As I mentioned here, I shot towards two separate bodies of landscape photography in Iceland (this time with the Pentax 645Z and in May), without really having to think about the separation between them. The colour work will come much later – it’s the beginning of something new – but the Black and White images will nestle within the same body of photographs I shot in January 2015. That said, there is a difference in what and how I shot. I regard it as an extension, or evolution, rather than a divergence; the exploration of new facets of what moves me about this incredible country.
During this trip, amongst other things, I was drawn to space and pattern. The Icelandic landscape is punctuated by details, often arrayed in a chaotic manner. But within that chaos are patterns. They seem to be incidental, but it takes only a small leap of reasoning to understand that they are the product of the elements that reign supreme in Iceland: wind, earth, water, fire. The shapes and patterns we see are the result of how these elements interact and every now and again these details align in such a way as to suggest design. Such convergence is found amidst a blizzard (no pun intended) of fragments, each seemingly unrelated to the next. Then comes space. These patterns all reside within a space and the latter very much determines the resonance of the former. Iceland has few truly epic natural features (say, in the way the USA does) and this confers upon the photographer some real challenges, but also considerable freedom. Above all, it is a landscape characterised by simplicity and one’s connection to ‘resonance’, rather the ‘bold and the obvious’. It is about beauty perceived… beauty found, because you have to feel it to see it.
I found that elements would align and diverge, but I often had a sense that there was a moment where it would all come together in a way that spoke deeply (to me) about what it all meant. I know there is no ‘meaning’ and this is very difficult to describe, but I can perhaps liken it to the Cartier-Bresson ‘decisive moment’, only with inanimate elements, rather than people and human factors. I enjoyed the deluge of information (the landscape is vast and largely empty). I revelled in the lack of primacy; the fact that no single element particularly mattered more than any other, but that a harmony could be found between them that attained significance somehow. Landscape photography can be overly controlled, however, and I am increasingly finding such images less satisfying than those where the chaos is embraced above order and where there is a pattern or control perceived, where none in fact exists. It becomes a perceptual game that cannot be resolved and lack of resolution is of course a recipe for compulsion!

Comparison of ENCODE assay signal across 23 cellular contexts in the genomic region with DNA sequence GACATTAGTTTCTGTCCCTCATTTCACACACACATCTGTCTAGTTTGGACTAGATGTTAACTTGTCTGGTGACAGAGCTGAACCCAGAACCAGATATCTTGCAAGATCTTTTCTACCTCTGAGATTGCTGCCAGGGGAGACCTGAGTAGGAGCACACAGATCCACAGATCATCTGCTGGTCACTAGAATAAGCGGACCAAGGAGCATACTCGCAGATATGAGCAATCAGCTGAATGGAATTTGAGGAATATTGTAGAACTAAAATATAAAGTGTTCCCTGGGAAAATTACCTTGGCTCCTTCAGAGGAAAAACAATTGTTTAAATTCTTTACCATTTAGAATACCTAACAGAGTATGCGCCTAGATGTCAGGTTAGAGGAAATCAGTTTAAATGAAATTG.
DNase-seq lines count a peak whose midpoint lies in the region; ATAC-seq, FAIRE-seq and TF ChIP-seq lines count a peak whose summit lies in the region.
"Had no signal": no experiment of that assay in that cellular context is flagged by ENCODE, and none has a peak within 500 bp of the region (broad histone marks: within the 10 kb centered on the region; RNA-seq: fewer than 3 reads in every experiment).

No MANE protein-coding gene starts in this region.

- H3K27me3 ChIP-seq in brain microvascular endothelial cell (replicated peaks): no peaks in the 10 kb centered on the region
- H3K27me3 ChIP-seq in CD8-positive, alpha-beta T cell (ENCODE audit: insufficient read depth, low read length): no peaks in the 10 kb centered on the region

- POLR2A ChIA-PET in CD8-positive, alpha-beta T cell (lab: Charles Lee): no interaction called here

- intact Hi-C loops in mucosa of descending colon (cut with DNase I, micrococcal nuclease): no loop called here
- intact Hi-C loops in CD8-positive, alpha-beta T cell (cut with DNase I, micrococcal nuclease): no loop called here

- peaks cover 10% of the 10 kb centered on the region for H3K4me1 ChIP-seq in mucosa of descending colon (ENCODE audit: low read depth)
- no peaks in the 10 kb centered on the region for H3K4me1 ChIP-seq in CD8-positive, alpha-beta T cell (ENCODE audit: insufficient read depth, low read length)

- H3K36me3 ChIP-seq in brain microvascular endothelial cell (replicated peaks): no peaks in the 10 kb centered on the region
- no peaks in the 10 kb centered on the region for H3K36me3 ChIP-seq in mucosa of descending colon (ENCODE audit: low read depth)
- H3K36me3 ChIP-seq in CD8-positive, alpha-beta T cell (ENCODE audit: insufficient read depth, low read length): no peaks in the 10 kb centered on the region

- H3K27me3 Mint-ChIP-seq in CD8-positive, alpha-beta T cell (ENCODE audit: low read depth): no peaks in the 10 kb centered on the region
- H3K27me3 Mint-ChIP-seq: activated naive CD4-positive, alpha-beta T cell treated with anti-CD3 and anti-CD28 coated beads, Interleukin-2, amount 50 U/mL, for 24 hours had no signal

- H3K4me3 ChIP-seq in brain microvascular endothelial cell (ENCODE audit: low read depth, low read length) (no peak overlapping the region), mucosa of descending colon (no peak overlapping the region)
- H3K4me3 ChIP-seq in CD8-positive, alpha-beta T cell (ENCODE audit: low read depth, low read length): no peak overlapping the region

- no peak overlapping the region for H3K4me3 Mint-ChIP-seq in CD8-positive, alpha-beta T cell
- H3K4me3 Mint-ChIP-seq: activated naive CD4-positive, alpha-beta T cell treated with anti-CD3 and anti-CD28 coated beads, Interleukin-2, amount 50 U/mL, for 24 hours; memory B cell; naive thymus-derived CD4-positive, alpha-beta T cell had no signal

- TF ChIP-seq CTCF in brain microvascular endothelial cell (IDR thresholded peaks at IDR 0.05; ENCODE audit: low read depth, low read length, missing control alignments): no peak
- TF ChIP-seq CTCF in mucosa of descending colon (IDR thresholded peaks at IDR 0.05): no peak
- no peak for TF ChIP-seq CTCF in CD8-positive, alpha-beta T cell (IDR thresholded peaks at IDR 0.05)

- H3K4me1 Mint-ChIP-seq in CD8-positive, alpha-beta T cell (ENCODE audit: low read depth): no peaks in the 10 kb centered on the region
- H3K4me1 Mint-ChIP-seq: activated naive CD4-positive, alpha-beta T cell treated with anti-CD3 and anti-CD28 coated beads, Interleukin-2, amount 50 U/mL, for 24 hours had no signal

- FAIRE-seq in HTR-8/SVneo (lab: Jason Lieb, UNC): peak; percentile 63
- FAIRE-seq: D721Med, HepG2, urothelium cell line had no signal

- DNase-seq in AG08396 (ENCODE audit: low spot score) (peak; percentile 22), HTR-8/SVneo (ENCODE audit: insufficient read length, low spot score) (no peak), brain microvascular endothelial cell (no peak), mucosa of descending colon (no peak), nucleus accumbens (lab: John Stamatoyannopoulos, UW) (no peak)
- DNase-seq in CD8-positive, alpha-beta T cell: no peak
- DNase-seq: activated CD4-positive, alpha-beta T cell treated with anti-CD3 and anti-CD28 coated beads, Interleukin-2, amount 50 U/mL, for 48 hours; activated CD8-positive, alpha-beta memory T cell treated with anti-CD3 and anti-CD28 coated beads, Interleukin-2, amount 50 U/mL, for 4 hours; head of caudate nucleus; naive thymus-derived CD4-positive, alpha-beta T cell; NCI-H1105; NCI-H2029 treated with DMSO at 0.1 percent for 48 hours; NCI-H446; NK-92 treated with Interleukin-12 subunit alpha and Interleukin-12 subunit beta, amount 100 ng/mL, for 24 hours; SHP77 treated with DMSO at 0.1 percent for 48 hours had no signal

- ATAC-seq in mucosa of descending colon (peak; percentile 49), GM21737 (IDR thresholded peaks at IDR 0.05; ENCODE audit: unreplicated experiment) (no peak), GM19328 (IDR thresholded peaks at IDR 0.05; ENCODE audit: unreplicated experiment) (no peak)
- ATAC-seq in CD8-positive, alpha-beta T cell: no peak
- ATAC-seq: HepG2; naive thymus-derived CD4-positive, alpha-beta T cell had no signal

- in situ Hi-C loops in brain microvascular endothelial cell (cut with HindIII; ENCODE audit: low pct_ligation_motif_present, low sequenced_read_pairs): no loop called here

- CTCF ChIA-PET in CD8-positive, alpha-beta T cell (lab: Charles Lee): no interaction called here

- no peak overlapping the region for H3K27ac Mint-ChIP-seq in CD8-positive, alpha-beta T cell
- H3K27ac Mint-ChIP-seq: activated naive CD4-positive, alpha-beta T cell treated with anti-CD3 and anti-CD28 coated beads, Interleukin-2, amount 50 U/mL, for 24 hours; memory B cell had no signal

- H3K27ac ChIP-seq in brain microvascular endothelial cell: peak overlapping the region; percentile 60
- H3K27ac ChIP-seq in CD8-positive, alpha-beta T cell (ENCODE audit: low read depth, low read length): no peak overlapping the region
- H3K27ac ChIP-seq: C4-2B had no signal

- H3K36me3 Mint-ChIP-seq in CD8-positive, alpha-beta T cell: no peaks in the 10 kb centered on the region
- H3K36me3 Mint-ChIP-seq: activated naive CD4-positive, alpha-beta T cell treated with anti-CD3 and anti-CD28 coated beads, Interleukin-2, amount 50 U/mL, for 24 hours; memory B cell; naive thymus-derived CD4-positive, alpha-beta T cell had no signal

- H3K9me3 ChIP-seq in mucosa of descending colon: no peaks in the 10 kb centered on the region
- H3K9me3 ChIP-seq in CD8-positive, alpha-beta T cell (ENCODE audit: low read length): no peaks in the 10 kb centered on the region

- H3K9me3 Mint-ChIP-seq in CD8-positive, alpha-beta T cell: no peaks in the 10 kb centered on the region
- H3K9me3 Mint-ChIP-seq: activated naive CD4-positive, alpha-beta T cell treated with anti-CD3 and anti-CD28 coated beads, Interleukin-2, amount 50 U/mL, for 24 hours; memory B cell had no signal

In a more general sense, this is a landscape that I feel a desire to describe, visually. Rather than just presenting ‘signature’ images, there is a need for images that bind the more solitary images together. These are the context and the details that connect everything to reality.
I have included three images that convey something of what this trip was about, but there is another simpler driving force: discovery. I tried, wherever possible, to explore things that had resonance but no obvious ‘feature’. I stopped frequently when I saw something that intrigued me. I tried to cover every facet of a cliff, or outcrop, not because that itself would yield a photograph directly, but because it was a path to the unexpected. In fact, I explored areas where I saw nothing special at all – this being the antithesis of being bussed to the ‘key viewpoints’ and ‘bagging shots’. So, after no small amount of talking, you can see the portfolio here. I am showing a fairly full set of images, because in time I will be bringing all the Iceland photos together and reorganising the portfolios. With 127 images in the combined portfolios, something has to give!